If you’re over the age of 65, fighting off the flu becomes more difficult. The immune system naturally starts to weaken as we age, opening a wider doorway for the flu virus to sneak in and leave you out of commission for weeks or worse. Don’t underestimate the flu’s strength. Especially since the virus has the potential to mutate, it’s more important than ever to safeguard our health in order to prevent illness.
There is an opinion about vaccination out there from every angle. The reality is that the flu vaccine has been proven effective at removing a significant portion of the threat. It is more important for seniors to get vaccinated every year for personal protection and to prevent the spread of illness within your family.
Talk to your doctor about vaccination options and heed his or her advice. There are two flu vaccines available to senior citizens. One has been developed at a higher dose specifically to protect those over the age of 65. Most insurance plans and all Medicare plans cover the cost of being vaccinated from the flu once a year.
Avoid Close Contact with Illness
As much as possible, avoid close contact with sick people. Even a slight cough or sniffle can lead to the flu. Keep hand sanitizer nearby when you are able, and take advantage of the sanitation stations at restaurants, retail stores, and doctors’ offices.
It is common, particularly, for older women to be inclined to remain in a caretaking role for ill family members. If you are taking food to a sick family member or live nearby, protect yourself by wearing a mask and washing your hands frequently. As much as you might like to believe it, years of caretaking doesn’t necessarily mean you are immune to illness.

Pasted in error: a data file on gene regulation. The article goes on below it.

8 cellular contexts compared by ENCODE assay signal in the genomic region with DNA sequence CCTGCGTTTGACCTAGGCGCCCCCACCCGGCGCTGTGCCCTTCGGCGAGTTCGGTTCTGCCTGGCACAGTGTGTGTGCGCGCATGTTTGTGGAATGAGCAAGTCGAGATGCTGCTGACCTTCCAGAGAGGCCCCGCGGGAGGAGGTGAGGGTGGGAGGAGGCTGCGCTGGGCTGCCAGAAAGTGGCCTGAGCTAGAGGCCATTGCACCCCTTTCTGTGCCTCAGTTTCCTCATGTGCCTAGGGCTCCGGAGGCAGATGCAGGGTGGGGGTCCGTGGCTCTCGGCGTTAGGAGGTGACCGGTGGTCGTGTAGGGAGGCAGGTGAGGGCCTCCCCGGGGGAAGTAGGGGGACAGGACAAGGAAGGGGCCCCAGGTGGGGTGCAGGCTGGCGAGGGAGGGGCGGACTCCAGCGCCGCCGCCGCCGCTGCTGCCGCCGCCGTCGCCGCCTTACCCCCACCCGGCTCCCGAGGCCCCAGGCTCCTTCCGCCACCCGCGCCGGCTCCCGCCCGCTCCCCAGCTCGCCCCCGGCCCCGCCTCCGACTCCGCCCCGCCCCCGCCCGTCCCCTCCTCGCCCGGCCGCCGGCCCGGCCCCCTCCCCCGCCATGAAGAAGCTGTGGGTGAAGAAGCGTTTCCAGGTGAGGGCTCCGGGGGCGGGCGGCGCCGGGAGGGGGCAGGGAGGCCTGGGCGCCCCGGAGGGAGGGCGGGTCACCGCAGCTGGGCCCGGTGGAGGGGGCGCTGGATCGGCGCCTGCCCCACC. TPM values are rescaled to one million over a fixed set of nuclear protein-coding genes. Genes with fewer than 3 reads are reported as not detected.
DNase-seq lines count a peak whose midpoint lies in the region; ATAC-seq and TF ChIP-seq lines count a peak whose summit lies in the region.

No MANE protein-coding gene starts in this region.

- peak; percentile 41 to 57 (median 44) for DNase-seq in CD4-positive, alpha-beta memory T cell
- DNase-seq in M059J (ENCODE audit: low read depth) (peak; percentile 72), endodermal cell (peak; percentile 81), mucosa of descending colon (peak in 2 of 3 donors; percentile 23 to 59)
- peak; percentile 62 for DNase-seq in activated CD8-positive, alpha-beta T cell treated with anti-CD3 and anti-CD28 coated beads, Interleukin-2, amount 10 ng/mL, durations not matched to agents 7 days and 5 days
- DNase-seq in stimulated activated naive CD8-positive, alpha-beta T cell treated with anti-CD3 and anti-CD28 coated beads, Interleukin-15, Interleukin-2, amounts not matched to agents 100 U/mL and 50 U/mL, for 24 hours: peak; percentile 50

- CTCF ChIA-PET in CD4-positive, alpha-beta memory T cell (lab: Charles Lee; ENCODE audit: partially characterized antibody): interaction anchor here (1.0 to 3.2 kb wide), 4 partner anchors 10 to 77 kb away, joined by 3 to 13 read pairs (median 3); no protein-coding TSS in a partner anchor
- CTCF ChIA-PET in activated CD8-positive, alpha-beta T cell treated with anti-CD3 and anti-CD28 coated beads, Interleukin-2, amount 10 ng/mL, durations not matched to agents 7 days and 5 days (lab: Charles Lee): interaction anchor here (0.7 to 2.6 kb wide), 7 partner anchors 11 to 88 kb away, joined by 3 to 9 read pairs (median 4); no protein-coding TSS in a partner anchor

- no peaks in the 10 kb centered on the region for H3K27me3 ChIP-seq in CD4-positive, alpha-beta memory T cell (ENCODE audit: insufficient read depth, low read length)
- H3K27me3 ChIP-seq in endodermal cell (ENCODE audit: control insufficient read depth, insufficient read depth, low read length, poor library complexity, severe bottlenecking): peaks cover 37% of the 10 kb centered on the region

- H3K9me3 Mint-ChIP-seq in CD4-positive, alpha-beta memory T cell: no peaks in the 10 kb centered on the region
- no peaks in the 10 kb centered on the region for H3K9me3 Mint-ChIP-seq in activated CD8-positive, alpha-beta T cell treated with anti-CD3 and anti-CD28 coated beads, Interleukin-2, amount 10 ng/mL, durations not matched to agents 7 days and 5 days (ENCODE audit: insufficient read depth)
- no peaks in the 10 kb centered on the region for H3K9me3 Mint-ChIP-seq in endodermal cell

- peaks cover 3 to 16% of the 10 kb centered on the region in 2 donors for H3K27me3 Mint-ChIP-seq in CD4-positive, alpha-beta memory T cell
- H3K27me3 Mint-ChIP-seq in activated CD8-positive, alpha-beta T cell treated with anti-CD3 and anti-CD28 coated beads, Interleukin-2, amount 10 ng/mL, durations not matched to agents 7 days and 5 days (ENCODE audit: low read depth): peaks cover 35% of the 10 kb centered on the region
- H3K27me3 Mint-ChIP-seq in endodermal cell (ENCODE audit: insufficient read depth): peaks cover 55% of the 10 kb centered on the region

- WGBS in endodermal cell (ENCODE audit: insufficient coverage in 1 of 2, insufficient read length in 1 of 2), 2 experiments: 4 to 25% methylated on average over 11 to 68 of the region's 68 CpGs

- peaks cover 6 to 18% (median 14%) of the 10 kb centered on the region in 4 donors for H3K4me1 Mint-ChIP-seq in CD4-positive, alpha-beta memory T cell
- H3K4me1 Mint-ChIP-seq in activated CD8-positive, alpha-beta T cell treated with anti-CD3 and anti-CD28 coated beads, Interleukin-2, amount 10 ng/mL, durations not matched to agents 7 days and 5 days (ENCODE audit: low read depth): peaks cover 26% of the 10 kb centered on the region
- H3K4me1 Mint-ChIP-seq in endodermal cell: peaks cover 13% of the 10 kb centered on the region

Wash Your Hands
Everything you touch has germs on it, and washing your hands is one of the simplest ways to combat germs. To be the most effective, you have to wash your hands correctly. Use warm water and a soap of your choice (it doesn’t have to be antibacterial), and lather your hands. Make sure your remember to get near and under your fingernails. After 10–15 seconds of scrubbing with soap, rinse and dry your hands. It’s as easy as that.
Many people get the flu because their homes aren’t properly ventilated. Have your ventilation professionally checked before flu season hits. After that, be aware of drafts and plug them up with rags, towels, or other deterrents. Keep windows closed, but don’t let your house get too hot. Adjust your thermostat periodically.
Seek Medical Advice If You Experience Symptoms
If you experience symptoms, head to your doctor straightaway. Being evaluated and sent home with allergy medicine is much better than letting the flu virus run rampant through your body. Symptoms may include a high fever, cough or sore throat, sinus congestion, head and body aches, intense fatigue and chills, and nausea or an upset stomach.